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When markets get out of whack, long-term bargains can be found – so which stocks could be set for a quick turnaround if fortunes improve?

While few brokers are brave enough to predict a quick turnaround in anything, we found some that were willing to put their views on the table.

David Cassidy chief strategy with UBS Securities is one broker. He says that while some stocks have been justifiably sold-off due to excessive gearing or capital-raising fears there are good stocks out there that could be looking oversold.

So which stocks are on his watchlist?

Cassidy mentions industrial services firm Transfield Services (TSE), Perth-based conglomerate, Wesfarmers (WES), and Rio Tinto (RIO). He also suspects Worley Parsons (WOR) and Harvey Norman (HVN) could be early recipients of renewed optimism; according to Cassidy, Worley’s share price was unjustifiably linked to the fall in oil prices, while Harvey Norman may recover from the retail sectors better than expected Christmas sales figures.

Based on industry sector themes, he says both Telstra (TLS) and Tatts Group (TTS) could also surprise on the upside once recent regulatory reforms play out.

While Transfield was one of the worst performing stocks in the ASX200 index in 2008, UBS expects the balance of probabilities to be appreciably better for the stock in 2009. Following recent debt refinancing and equity raising, gearing is below 60 per cent. UBS analyst Owen Evans expects further improvements over the coming 12 months based on its demonstrable track record in generating cash, especially from its highly stable domestic business.

Transfield is currently priced as though it were highly exposed to capital spending in resources markets, placing stress on its earnings. Evans says that this isn’t the case at all; instead, the company is primarily exposed to maintenance of large manufacturing or energy producing assets – with major and second tier contracts generating between $150-200 million in annual revenue.

Now that its currency-driven debt blowout has been resolved (since its major equity raising), the group’s lingering problems appear to be non-operational. The most pressing being the appointment of a new Managing Director, changes to board composition, and more transparent presentation of results. “Presuming that the business continues to perform in a satisfactory manner, we would expect the present multiples to progressively move towards a market multiple,” says Evans. “This suggests to us that as a stock, Transfield has considerable upside, particularly in an environment in which domestic growth is slowing.”

While the market in the process of de-leveraging, Roger Leaning head of research at ABN Amro Morgans says significantly lower cash rates could see select infrastructure and utility stocks look more attractive.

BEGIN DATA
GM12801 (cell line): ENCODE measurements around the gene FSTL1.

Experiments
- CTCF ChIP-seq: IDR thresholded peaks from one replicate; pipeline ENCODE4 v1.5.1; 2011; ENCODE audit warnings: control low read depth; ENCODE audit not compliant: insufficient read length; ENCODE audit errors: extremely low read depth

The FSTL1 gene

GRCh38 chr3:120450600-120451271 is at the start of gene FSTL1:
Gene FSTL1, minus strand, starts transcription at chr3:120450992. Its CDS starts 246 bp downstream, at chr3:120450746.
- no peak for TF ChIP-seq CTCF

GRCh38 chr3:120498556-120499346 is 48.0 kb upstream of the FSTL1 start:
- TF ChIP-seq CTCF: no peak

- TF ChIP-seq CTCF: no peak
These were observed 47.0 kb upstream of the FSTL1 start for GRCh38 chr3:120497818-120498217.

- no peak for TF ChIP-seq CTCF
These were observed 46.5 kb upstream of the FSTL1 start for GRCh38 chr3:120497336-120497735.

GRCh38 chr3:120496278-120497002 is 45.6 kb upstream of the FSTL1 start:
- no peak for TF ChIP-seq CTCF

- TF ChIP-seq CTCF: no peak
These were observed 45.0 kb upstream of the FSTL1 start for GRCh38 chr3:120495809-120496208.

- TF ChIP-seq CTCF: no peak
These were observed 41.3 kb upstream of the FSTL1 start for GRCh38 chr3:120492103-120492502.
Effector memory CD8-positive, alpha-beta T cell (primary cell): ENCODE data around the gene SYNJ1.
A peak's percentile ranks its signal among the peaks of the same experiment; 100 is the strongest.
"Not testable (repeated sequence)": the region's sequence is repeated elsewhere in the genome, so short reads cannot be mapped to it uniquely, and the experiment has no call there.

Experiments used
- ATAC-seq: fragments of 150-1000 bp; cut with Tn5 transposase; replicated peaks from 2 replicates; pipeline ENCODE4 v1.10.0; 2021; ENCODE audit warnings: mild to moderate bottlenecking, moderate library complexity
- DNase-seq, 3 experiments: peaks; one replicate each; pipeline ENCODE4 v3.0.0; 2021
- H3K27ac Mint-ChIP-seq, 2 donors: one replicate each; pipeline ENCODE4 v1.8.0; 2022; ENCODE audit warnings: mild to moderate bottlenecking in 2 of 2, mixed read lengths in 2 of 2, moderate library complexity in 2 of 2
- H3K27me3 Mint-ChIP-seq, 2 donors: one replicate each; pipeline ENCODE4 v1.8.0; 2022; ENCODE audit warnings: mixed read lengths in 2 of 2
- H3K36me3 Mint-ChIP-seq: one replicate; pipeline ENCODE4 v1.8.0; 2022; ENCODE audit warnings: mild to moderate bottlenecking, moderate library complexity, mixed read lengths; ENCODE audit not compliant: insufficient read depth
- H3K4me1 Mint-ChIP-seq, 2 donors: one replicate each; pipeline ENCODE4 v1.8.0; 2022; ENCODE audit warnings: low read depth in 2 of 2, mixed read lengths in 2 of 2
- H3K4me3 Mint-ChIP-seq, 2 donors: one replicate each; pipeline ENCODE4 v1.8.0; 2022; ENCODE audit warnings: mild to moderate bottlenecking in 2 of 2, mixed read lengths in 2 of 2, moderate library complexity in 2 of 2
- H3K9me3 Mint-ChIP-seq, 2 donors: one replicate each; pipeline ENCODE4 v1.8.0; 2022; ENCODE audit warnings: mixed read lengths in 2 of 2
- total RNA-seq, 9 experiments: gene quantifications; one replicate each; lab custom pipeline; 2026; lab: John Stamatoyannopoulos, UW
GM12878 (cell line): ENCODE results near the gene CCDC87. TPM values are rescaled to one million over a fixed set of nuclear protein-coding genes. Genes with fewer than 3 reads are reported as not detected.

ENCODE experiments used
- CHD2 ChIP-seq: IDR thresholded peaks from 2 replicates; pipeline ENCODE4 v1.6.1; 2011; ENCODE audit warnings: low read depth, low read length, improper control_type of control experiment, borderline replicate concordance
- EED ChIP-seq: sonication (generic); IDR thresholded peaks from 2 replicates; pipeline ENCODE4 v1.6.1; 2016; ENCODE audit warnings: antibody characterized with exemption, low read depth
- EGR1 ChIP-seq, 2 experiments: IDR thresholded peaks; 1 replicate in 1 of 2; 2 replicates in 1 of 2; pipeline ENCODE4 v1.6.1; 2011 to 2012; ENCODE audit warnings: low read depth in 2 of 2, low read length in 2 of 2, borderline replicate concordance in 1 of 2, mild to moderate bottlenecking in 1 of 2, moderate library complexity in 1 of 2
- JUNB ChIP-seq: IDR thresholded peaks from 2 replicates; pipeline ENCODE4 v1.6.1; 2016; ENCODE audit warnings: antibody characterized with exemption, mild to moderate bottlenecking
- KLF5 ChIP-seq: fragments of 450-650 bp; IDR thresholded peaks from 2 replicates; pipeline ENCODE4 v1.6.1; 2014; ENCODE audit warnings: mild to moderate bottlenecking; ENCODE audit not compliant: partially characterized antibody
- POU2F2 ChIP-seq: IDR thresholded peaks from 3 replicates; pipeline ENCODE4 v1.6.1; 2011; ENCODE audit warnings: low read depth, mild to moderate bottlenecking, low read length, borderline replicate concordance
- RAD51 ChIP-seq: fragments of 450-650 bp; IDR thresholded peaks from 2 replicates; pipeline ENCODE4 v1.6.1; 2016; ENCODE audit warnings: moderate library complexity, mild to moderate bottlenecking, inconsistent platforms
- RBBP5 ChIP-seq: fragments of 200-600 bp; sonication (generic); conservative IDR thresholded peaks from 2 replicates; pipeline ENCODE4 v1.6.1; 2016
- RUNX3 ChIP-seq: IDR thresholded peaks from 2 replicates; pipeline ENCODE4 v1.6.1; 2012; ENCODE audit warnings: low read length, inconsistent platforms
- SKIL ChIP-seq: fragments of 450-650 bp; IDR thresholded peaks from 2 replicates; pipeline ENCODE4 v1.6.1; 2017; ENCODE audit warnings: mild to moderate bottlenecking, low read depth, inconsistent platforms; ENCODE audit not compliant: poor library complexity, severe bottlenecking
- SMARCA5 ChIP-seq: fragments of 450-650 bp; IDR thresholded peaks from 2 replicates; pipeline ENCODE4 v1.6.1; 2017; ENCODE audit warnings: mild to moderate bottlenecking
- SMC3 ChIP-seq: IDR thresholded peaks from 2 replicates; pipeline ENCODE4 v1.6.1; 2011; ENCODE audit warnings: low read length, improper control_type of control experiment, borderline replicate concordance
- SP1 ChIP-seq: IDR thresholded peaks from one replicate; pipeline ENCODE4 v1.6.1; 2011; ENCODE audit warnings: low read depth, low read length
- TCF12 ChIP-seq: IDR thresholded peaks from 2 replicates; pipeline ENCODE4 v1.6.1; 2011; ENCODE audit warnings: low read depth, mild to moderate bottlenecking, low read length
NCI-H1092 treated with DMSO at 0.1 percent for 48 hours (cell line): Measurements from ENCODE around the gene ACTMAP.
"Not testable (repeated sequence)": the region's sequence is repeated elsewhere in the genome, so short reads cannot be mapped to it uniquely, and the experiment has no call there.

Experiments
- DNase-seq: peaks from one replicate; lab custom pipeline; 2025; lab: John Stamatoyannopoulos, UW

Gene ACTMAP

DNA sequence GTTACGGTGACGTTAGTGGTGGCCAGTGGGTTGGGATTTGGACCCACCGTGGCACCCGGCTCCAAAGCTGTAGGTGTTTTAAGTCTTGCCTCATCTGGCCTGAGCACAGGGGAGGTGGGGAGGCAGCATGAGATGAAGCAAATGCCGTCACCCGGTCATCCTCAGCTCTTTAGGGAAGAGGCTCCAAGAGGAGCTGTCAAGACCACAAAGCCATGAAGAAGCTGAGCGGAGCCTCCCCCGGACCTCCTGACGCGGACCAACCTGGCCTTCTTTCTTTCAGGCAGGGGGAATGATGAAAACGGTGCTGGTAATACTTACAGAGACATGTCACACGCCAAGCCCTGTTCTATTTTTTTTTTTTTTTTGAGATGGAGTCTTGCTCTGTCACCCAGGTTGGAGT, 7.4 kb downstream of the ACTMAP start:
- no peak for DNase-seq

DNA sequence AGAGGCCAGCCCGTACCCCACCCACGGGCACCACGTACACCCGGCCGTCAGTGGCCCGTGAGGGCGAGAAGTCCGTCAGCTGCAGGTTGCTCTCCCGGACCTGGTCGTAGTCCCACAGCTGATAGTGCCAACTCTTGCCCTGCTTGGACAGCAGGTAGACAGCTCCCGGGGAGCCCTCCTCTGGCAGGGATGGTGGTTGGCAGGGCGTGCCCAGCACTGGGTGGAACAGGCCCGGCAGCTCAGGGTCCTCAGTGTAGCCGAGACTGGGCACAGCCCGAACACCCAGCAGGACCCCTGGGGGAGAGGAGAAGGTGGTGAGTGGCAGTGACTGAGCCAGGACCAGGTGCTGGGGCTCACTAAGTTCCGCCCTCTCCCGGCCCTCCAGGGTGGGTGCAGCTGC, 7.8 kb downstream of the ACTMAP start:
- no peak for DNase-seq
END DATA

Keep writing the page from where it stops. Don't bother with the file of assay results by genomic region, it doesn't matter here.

With its gearing at more conservative levels (relative to counterparts), Leaning’s favoured potential turnaround stock is SP AusNet (SPN) – owner/operator of energy transmission and distribution assets in Victoria.

While SPN’s net-debt-to-assets, at 50 per cent, is higher than desirable, he says it’s more than offset by the quality of cash-flow and asset base (that’s effectively protected by regulation). And while 90 per cent of SPN’s total revenue is linked to CPI movements (and the transmission pricing decisions of the Australian Energy Regulator) – effectively imposing a ceiling on revenue growth, Leaning says it also limits the downside.

When fundamentals return to the market, he anticipates greater scrutiny on how stocks actually make money, including balance sheet strength and management capability. He says that it’s likely that stocks (like SPN) could be re-rated on the quality and sustainability of their underlying earnings. “The stability of SPN’s earnings provides a greater degree of certainty that this ‘yield-play’ will continue to maintain its distributions (yield at 10%),” says Leaning. “It also means profits and profitability are less likely to be impacted by movements in the macro economic cycle.”

Learning says that while there’s still a market overhang on capital-raising, there will be market volatility for several months to come. But sentiment is slowly returning.

Given these conditions, he says that locating fast turnaround stocks is tricky. But for anyone game to try their hand, Leaning recommends seeking out traditionally higher beta stories (leveraged to a particular theme or driver – like commodity prices or consumer confidence) where the current price justifies the associate risk.

Leaning also says that investors should keep a watchful eye on resource stocks like BHP, Rio Tinto, Oil Search and Origin (ORG) that could be early beneficiaries from a rally in commodity prices. “Origin’s vertically integrated business model and strong balance sheet (net cash position to end of 09) will help it to ride-out a lot of the sector’s current problems, notably reduced oil and gas prices,” says Leaning. “It’s under-geared balance sheet means it’s better positioned to reinvest as new opportunities arise.”

Like Cassidy, Leaning also expects large-caps (the Top 50) with clean balance sheets to be the first to bounce when sentiment returns to the market. “When it does, we’ll see a re-rating of sectors like banking (and retail) and our preferred stocks would be ANZ, Bank of Queensland, QBE, and Harvey Norman.”